This review of Escape From Model Land by Erica Thompson was originally written on July 15, 2022.

#BookReview: Deep Green by Rick Chesler

Breathless Adventure With A Ripped-From-The-Headlines Hook. This is one of those adventure tales that doesn’t sound like it would be an adventure tale… until you read it and realize it is an adventure tale. 😀 Ostensibly, this is a near-future tale of the race to find a full-on *cure* for COVID-19. Not just a drug or vaccine to alleviate some symptoms, but an actual cure for the disease. Along the way, we get quite a bit of real-world commentary smoothly rolled into the overall plot so that even while it really *is* kind of preachy… it doesn’t actually *feel* like it is kind of preachy. There is quite a bit within these sections that some readers will be more familiar with than others, but which anyone outside of academia generally and Big Pharma specifically will likely learn a touch about how things actually work. Which is always interesting to see in fiction. Ultimately the single star deduction here was not for the quality of the tale – it really was excellent – but instead because Chesler uses the race for a *COVID-19* cure, rather than literally any other disease. It is an excellent attempt to tap into the current zeitgeist (though one might argue a race for a cure would have been even more buzzworthy in 2021, prior to full vaccine rollouts), but I am waging a personal war against any book that mentions COVID for any reason at all, and the automatic one star deduction is really the only tool at my disposal in this war. Very much recommended.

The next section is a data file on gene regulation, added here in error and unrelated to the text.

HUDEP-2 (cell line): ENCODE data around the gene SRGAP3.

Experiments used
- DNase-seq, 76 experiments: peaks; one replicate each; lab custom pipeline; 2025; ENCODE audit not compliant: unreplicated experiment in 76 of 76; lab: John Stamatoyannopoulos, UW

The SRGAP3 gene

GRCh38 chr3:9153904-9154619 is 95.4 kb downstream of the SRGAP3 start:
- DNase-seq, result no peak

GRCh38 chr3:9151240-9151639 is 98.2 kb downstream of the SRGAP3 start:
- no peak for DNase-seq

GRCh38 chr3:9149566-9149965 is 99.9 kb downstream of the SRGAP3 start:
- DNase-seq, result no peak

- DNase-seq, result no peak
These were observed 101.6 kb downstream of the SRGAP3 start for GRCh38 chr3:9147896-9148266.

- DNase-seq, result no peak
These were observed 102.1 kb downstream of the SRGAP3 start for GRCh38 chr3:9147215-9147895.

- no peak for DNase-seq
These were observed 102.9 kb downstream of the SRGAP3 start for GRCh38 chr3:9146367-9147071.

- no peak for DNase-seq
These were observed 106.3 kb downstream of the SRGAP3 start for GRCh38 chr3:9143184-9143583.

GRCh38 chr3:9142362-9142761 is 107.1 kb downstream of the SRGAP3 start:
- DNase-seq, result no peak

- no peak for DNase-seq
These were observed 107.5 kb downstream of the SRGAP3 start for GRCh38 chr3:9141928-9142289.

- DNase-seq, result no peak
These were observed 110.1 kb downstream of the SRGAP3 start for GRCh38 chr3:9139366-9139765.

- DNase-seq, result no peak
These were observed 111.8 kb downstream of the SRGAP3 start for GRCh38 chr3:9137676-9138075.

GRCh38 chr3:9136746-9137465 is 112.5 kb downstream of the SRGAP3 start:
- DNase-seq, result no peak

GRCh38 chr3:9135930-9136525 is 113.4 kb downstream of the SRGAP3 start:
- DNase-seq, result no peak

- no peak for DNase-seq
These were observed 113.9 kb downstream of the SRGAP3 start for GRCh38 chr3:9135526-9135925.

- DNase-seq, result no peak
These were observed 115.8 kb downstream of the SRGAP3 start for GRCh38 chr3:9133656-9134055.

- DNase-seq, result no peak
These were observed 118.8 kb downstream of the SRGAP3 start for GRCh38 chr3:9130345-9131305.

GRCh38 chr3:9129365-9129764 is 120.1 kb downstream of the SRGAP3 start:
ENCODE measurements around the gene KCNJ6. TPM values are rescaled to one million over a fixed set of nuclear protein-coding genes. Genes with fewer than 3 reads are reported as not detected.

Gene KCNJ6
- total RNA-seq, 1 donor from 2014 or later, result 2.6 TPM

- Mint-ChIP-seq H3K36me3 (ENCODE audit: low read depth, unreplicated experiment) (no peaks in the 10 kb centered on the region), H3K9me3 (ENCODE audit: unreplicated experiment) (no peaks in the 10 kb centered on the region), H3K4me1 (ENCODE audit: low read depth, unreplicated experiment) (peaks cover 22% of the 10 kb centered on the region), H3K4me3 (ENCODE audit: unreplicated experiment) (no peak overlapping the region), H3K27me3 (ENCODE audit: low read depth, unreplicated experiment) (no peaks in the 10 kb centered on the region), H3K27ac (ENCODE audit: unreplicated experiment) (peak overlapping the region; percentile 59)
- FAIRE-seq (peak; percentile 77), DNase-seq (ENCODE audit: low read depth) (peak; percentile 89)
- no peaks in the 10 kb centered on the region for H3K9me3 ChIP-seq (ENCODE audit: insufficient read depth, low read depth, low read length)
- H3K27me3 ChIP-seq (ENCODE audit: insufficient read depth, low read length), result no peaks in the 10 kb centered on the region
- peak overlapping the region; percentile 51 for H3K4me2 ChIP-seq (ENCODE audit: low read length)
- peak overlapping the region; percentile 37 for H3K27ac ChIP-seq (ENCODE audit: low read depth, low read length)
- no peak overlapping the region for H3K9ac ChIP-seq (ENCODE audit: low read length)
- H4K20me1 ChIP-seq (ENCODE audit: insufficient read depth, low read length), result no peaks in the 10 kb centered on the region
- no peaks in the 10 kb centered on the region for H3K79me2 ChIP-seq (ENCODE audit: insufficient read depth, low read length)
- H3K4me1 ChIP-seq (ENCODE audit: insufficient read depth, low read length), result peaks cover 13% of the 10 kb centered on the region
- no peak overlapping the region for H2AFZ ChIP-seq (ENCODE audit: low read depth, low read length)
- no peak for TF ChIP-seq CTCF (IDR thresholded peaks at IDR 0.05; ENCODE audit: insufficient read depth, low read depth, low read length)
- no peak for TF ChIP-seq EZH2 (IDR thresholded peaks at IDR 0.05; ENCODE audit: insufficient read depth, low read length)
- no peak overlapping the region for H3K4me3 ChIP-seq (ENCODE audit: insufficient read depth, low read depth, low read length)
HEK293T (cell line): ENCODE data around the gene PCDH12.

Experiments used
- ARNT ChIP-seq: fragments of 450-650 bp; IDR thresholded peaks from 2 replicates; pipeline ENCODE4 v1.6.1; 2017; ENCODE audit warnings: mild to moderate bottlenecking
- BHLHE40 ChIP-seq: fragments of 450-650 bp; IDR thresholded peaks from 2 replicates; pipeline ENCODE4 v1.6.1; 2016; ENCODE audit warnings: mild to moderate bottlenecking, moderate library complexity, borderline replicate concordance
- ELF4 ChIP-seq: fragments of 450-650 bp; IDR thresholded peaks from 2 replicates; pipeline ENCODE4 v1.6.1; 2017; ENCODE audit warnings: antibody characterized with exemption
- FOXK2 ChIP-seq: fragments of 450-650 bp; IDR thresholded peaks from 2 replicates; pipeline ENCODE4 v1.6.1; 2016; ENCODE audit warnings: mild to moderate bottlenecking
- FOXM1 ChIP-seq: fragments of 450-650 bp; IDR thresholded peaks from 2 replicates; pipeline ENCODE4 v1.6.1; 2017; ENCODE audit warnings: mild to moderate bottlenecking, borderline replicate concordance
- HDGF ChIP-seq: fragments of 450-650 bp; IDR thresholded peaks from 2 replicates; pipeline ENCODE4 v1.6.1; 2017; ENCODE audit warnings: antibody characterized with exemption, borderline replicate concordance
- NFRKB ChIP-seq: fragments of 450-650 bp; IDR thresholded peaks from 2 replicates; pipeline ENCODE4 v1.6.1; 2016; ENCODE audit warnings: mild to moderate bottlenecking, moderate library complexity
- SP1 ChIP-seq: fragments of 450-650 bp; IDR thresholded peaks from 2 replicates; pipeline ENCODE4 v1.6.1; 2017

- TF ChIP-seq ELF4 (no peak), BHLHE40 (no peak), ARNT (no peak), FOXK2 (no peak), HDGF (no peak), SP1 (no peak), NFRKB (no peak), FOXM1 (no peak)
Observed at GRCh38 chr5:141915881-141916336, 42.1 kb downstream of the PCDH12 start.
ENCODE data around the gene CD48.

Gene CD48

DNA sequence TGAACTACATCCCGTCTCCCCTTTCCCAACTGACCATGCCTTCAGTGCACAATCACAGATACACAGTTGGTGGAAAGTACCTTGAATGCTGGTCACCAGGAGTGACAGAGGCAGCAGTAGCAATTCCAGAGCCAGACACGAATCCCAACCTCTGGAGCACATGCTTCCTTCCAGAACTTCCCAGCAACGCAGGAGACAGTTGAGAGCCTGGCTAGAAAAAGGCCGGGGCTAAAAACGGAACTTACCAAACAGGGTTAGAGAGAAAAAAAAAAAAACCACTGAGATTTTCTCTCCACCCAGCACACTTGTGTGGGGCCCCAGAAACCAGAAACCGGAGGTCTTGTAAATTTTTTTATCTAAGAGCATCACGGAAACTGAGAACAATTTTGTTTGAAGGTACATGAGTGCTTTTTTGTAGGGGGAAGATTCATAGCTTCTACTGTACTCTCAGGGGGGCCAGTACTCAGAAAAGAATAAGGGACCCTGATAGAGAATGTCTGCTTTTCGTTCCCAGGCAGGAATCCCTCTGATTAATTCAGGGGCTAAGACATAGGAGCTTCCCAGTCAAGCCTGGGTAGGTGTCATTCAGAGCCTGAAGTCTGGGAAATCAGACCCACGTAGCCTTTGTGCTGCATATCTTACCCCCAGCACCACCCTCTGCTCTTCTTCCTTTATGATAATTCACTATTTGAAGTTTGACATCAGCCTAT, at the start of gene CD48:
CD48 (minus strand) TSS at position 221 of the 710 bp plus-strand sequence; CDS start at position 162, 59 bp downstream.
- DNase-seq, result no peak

This review of Deep Green by Rick Chesler was originally written on May 6, 2022.

#BookReview: Wish You Were Here by Jodi Picoult

I DO NOT WANT TO READ ABOUT COVID!!!!!!!